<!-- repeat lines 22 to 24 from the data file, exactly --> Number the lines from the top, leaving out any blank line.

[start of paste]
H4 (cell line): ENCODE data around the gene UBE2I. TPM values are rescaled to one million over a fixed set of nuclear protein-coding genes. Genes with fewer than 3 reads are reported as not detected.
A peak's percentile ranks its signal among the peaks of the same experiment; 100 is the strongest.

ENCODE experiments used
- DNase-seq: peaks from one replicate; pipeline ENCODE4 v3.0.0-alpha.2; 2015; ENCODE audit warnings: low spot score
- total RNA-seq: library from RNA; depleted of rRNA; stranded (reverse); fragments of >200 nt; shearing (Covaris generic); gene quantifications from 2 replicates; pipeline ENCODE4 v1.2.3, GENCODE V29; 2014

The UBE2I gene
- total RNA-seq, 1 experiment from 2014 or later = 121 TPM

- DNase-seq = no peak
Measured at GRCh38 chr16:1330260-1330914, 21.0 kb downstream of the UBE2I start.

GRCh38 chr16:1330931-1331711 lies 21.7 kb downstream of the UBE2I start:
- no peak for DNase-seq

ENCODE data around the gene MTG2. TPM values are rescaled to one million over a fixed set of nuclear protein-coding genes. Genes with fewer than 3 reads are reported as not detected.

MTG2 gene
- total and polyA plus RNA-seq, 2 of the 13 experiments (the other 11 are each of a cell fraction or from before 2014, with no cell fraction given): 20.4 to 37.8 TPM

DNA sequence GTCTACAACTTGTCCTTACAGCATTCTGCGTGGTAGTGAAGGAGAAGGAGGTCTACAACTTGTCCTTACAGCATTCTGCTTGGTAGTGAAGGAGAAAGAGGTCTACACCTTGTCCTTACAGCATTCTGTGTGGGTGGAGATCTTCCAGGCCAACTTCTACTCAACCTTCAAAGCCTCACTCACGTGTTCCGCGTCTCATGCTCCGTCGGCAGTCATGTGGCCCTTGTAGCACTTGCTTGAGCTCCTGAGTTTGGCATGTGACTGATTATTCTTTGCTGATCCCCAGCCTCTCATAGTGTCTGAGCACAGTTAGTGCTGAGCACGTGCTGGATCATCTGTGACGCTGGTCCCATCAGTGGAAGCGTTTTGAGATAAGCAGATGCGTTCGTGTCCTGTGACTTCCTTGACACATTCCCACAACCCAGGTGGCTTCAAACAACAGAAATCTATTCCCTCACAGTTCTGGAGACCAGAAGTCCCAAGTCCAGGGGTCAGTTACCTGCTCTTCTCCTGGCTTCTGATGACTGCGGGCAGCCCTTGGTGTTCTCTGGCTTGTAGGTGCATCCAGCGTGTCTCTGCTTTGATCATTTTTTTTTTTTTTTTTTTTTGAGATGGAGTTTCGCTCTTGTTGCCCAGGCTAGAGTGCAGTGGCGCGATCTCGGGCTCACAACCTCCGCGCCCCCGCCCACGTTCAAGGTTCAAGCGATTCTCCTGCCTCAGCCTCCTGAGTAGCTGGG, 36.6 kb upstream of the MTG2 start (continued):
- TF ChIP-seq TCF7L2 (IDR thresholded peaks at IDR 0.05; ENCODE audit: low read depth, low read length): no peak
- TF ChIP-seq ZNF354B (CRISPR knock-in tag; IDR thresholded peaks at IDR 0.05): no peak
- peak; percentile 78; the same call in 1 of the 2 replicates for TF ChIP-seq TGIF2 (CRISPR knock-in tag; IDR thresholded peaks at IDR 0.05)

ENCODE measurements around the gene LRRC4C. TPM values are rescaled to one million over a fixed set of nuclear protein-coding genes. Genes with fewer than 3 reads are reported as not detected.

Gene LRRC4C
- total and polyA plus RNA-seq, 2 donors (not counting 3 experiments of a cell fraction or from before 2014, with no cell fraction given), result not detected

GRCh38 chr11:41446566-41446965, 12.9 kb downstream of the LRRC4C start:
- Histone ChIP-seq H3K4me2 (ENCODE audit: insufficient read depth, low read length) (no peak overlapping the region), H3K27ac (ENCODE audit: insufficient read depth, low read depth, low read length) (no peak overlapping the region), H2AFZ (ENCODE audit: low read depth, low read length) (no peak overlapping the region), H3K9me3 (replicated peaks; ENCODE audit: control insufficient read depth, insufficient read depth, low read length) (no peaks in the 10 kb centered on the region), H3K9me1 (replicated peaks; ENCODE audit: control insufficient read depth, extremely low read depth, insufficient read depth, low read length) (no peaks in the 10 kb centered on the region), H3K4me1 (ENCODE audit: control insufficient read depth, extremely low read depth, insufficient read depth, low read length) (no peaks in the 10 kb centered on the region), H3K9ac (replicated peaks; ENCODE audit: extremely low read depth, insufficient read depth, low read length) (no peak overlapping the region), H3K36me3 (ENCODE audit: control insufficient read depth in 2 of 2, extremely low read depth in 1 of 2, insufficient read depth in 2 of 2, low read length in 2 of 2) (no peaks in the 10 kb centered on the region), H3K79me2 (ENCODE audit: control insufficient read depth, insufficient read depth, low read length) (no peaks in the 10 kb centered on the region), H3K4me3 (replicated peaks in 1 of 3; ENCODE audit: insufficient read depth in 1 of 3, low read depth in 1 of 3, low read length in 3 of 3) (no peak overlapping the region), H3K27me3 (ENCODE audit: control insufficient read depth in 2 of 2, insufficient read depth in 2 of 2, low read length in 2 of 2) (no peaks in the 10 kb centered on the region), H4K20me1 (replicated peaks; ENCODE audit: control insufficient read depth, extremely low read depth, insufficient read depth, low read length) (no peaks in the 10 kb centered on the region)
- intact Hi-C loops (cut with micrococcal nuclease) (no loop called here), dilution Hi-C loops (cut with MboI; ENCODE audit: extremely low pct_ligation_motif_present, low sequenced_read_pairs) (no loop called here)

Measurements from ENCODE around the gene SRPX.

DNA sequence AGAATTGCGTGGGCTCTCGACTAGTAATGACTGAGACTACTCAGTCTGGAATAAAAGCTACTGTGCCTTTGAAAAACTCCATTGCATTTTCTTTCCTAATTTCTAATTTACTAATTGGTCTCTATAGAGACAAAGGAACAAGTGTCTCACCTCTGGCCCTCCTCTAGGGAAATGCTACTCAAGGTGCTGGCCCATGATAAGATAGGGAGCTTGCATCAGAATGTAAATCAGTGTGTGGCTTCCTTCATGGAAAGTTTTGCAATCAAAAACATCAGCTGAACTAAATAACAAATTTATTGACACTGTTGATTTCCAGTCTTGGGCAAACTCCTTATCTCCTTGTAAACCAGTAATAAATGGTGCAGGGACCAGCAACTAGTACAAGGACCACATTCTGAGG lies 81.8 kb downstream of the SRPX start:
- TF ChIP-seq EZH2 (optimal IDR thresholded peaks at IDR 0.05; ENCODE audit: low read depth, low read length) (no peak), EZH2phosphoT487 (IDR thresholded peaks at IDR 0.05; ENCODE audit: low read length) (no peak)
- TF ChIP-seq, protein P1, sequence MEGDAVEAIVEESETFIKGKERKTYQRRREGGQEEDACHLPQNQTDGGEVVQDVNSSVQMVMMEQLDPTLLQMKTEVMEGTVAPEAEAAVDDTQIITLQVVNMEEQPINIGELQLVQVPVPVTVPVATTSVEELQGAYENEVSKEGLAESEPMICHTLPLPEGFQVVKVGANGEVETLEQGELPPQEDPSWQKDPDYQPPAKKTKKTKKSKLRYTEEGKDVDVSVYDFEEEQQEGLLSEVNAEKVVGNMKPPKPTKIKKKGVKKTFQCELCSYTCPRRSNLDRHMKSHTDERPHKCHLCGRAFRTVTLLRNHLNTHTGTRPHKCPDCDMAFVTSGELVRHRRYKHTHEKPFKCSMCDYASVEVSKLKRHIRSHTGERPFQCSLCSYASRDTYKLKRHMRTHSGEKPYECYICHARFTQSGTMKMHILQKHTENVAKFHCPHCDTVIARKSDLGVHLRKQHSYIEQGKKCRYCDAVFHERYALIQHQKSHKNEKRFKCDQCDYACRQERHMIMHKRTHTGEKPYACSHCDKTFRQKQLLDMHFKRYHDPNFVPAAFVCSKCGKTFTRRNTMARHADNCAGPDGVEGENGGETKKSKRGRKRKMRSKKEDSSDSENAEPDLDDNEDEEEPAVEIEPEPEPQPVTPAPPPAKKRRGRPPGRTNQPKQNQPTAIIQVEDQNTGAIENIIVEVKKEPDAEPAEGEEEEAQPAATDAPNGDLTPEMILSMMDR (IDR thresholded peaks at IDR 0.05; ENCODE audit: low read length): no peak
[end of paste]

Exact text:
GRCh38 chr11:41446566-41446965, 12.9 kb downstream of the LRRC4C start:
- Histone ChIP-seq H3K4me2 (ENCODE audit: insufficient read depth, low read length) (no peak overlapping the region), H3K27ac (ENCODE audit: insufficient read depth, low read depth, low read length) (no peak overlapping the region), H2AFZ (ENCODE audit: low read depth, low read length) (no peak overlapping the region), H3K9me3 (replicated peaks; ENCODE audit: control insufficient read depth, insufficient read depth, low read length) (no peaks in the 10 kb centered on the region), H3K9me1 (replicated peaks; ENCODE audit: control insufficient read depth, extremely low read depth, insufficient read depth, low read length) (no peaks in the 10 kb centered on the region), H3K4me1 (ENCODE audit: control insufficient read depth, extremely low read depth, insufficient read depth, low read length) (no peaks in the 10 kb centered on the region), H3K9ac (replicated peaks; ENCODE audit: extremely low read depth, insufficient read depth, low read length) (no peak overlapping the region), H3K36me3 (ENCODE audit: control insufficient read depth in 2 of 2, extremely low read depth in 1 of 2, insufficient read depth in 2 of 2, low read length in 2 of 2) (no peaks in the 10 kb centered on the region), H3K79me2 (ENCODE audit: control insufficient read depth, insufficient read depth, low read length) (no peaks in the 10 kb centered on the region), H3K4me3 (replicated peaks in 1 of 3; ENCODE audit: insufficient read depth in 1 of 3, low read depth in 1 of 3, low read length in 3 of 3) (no peak overlapping the region), H3K27me3 (ENCODE audit: control insufficient read depth in 2 of 2, insufficient read depth in 2 of 2, low read length in 2 of 2) (no peaks in the 10 kb centered on the region), H4K20me1 (replicated peaks; ENCODE audit: control insufficient read depth, extremely low read depth, insufficient read depth, low read length) (no peaks in the 10 kb centered on the region)
- intact Hi-C loops (cut with micrococcal nuclease) (no loop called here), dilution Hi-C loops (cut with MboI; ENCODE audit: extremely low pct_ligation_motif_present, low sequenced_read_pairs) (no loop called here)